Systems and humanity …

I was being shown a really impressive KM site yesterday on our intranet that one of our professional communities has set up with a view to rolling it out as a template for other professional communities across the business. They’d really given it a huge amount of thought and put a lot of effort into it. The problem is no one was using it and they wanted advice on how to increase adoption. I just had this niggling feeling which I couldn’t articulate very well at first around the fact that the site seemed to lack ‘humanity’.

My inability to articulate exactly what I meant by ‘humanity’ made me feel a bit stupid as the professional community director, who was showing me the site, is a really switched-on, business-focused, value-driven, hat-full-of-MBAs, high-flier kind of guy who, no doubt, I’ll end up working for one day! However, I persisted.

The problem is, you can tell people they are part of a business community (based on skills, experience, projects etc.) and provide excellent tools to support them in their community activities, but unless they feel they belong in some way, they won’t participate. For me, community is fundamentally about a sense of belonging. That sense can be very strong in close-nit communities (families; neighbourhoods etc.) or more subtle (Facebook groups; Yahoo groups etc.) but it has to be there as the invisible force that holds it together.

I eventually managed to explain what I felt was missing in a way that made some sense. While you can’t create ‘belonging’ via a system alone, you can ‘humanise’ your systems to help that feeling grow. Use photos rather than just names (photos that the users have chosen themselves); embed snippets of user-generated content onto otherwise ‘dry’ pages (such as Tweets and status updates); recognise most prolific or valued contributors in each area … but, the main thing for me, is to ensure that the people who create stuff, or contribute stuff, are linked to what they create and are properly recognised by their peers for their contributions. And, that every community member can see the entirety of both there own contributions and those of others (a kind of Friendfeed) … in other words, there own personal brand.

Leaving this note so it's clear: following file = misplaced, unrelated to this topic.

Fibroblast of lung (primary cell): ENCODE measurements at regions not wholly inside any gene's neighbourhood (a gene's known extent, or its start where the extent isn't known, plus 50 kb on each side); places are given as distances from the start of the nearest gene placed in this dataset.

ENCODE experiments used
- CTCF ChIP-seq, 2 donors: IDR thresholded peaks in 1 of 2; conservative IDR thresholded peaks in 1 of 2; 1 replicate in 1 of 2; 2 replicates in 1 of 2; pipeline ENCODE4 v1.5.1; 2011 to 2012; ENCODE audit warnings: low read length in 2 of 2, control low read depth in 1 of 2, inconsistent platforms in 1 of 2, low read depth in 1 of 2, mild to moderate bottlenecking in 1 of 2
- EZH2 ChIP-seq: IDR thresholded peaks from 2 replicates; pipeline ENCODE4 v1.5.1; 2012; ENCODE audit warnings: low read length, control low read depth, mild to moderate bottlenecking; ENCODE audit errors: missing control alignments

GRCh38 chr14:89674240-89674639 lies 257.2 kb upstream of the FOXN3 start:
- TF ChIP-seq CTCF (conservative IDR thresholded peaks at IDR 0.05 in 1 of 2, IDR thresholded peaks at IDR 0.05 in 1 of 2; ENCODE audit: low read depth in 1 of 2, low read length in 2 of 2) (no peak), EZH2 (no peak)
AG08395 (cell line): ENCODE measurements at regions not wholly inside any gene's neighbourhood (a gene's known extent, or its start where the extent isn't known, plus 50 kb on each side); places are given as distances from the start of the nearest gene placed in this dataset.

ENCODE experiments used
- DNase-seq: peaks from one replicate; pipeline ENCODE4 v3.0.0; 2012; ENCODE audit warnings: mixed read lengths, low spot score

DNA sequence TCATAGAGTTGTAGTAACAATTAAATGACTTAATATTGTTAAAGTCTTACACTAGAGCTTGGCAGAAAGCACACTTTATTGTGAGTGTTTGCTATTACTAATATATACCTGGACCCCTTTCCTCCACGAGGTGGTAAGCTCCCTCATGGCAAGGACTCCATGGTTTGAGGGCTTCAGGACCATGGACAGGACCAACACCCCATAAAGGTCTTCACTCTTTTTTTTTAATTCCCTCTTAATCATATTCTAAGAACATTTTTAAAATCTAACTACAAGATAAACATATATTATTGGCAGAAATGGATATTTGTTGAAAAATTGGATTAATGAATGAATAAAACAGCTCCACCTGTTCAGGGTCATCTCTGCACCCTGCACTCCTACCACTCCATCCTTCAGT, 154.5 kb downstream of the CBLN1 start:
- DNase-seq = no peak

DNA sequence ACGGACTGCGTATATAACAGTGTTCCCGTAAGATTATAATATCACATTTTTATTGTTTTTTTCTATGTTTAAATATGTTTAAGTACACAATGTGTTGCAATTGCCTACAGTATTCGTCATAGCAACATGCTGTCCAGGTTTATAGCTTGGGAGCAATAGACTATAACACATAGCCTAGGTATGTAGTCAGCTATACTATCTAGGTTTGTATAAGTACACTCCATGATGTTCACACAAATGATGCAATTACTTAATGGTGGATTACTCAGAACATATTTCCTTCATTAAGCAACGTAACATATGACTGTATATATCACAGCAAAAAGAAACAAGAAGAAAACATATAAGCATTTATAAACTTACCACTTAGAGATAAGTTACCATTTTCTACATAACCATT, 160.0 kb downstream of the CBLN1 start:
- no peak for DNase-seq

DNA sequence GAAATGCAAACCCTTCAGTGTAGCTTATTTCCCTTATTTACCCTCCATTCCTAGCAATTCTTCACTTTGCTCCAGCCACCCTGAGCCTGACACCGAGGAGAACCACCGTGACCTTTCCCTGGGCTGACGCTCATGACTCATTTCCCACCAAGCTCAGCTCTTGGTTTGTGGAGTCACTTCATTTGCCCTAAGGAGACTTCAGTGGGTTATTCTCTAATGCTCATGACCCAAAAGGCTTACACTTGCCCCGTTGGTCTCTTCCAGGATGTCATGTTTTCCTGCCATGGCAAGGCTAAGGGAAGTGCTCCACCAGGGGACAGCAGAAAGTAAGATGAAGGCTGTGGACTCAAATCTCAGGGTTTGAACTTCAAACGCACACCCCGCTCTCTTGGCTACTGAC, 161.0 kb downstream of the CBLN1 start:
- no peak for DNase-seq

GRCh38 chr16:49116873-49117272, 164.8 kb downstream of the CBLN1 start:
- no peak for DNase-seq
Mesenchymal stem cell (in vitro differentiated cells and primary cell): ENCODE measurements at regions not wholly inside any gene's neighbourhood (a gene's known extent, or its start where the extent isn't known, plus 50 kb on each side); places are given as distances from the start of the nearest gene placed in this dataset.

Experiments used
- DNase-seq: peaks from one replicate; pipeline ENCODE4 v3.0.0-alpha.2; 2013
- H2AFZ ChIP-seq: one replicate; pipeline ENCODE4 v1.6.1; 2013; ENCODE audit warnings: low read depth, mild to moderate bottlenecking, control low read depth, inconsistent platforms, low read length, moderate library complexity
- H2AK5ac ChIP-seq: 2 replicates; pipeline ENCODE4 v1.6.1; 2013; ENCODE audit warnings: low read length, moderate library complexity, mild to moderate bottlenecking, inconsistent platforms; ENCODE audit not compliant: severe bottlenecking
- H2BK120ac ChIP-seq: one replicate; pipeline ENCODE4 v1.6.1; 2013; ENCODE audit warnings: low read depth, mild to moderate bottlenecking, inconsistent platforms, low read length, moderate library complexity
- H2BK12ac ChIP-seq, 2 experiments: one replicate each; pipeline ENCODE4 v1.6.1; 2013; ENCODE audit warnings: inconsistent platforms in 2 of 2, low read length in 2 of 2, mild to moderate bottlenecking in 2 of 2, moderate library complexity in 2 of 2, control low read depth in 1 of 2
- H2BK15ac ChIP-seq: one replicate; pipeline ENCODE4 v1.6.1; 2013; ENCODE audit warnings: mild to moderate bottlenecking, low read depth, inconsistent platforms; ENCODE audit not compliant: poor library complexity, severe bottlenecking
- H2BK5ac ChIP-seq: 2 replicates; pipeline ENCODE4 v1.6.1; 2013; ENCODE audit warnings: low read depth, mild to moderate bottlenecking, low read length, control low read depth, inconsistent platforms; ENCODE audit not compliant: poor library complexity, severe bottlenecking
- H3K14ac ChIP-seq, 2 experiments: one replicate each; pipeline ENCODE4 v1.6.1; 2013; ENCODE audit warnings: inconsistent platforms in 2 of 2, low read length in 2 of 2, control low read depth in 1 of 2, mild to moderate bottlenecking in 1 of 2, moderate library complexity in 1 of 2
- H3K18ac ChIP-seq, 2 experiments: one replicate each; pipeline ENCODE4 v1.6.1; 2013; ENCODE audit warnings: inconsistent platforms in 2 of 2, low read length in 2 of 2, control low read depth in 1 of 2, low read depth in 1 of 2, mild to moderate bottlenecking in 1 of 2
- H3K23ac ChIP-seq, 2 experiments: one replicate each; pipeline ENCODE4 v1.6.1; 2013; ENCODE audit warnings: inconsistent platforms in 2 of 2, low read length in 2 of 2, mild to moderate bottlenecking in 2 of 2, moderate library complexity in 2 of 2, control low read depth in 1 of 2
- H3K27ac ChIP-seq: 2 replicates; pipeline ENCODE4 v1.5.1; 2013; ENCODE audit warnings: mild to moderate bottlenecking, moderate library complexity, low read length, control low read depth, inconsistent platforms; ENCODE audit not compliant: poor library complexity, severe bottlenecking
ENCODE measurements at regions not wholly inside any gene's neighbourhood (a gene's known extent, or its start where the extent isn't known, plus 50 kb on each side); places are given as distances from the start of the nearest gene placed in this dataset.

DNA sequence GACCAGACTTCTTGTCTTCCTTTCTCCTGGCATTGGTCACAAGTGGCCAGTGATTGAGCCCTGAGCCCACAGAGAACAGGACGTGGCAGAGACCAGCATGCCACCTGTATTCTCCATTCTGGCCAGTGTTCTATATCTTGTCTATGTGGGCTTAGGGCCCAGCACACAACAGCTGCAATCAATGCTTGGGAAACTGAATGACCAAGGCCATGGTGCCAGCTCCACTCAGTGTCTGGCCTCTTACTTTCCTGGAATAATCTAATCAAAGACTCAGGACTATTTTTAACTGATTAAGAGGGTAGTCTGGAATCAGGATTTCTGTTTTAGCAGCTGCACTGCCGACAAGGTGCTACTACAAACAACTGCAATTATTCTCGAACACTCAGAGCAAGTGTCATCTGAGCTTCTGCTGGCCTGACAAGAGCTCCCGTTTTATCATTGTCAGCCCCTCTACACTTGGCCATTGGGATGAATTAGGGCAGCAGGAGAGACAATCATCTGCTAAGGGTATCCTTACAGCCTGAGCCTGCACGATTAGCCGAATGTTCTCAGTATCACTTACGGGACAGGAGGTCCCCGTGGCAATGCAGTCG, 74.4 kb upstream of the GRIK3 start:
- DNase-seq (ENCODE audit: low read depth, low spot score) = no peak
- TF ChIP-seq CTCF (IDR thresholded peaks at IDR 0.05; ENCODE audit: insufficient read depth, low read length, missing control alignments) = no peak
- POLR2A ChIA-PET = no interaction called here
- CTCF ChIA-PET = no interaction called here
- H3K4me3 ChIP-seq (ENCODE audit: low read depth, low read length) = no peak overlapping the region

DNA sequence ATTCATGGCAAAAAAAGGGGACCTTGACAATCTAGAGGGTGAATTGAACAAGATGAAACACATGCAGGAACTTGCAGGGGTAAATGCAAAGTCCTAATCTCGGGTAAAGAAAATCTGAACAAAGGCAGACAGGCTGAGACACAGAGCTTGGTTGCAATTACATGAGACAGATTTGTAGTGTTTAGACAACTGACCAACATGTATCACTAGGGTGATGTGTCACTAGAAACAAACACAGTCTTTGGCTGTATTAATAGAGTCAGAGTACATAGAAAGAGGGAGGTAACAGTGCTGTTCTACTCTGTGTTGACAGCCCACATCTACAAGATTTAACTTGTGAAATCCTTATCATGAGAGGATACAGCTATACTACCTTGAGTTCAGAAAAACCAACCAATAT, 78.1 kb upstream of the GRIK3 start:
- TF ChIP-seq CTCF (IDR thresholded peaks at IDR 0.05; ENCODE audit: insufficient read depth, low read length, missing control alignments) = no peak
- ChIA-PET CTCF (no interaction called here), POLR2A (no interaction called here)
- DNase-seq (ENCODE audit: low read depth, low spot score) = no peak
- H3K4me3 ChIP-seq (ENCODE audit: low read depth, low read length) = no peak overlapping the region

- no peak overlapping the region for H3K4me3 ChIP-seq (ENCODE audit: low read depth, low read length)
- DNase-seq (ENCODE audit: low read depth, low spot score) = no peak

What’s the difference between business and social content?

None … no, really! If you deploy social media tools in an enterprise setting (i.e. as business tools), then ALL the content within them is business content … including stuff about cars, cats and football. It has to be governed as business content and the business value has to be recognised.

I mentioned in my one-but-last-post about social media tools being symbolic permission to be fully yourself in a work context – with personality, opinions, flaws etc. Being a fully-rounded person all day everyday – rather than just outside of work – allows us to develop deeper and more meaningful relationships at work and provides a powerful mechanism to connect us together with people from the other side of the globe – or the other side of the partition – with whom we have no existing relationship.

So what of the dangers of employees ‘time-wasting’ publishing so-called social content instead of ‘working’? Firstly, the workplace is already full of ways to waste time … time-wasters will waste time with or without collaborative tools; secondly, that’s what we have performance management systems for – to ensure employees are performing in line with an organisation’s expectations; and finally, line management is supposed to be about managing people and tasks … how many more safeguards do you need??

Companies are just groups of people; people are sociable and thrive in sociable spaces; social spaces are attractive, welcoming places where people can create, relate and innovate … so, lets lose our hang-ups about ‘social’ content and recognise it for what it really is … here endeth the lesson! 🙂

Depressed and disconnected (2) …

One of the objectives of developing suburbs around towns was to get people to buy more stuff. Unfortunately, it worked rather too well. While I wouldn’t wish to blame suburbs entirely for the break down of community, they did help release the brakes on the juggernaut of conspicuous consumption which is used by many people today to fill the emotional voids they find around them. Apparently, 25% of Americans say they don’t have anyone to confide in.

Following on from my earlier post about being Depressed and disconnected, I was wondering if the explosion of social networks will help to reconnect people and build sustainable communities or whether the popularity of social networks is just another example of conspicuous consumption. Take Facebook for example. What motivates someone to join dozens of groups, add dozens of applications to their profiles and have lists of ‘friends’ running into the hundreds? Is it a desire to be connected or just more conspicuous consumption? How does it feel to land on a profile page that is 3 ft long? Does it feel good … do you want to be the person’s friend … does it make you feel envious and/or inadequate?

It is well understood that happy lives are full of human interaction … does social network activity constitute ‘human interaction’ … does having an active Facebook profile make you a happier person?

As an aside, since we’ve set up a world that ‘feeds’ itself emotionally by buying stuff, how can we expect to control global warming – the byproduct of that feeding frenzy – without first filling the emotional voids in our lives with something more nourishing than consumer goods? Surely we can’t fix the environmental ecology without fixing the social ecology too.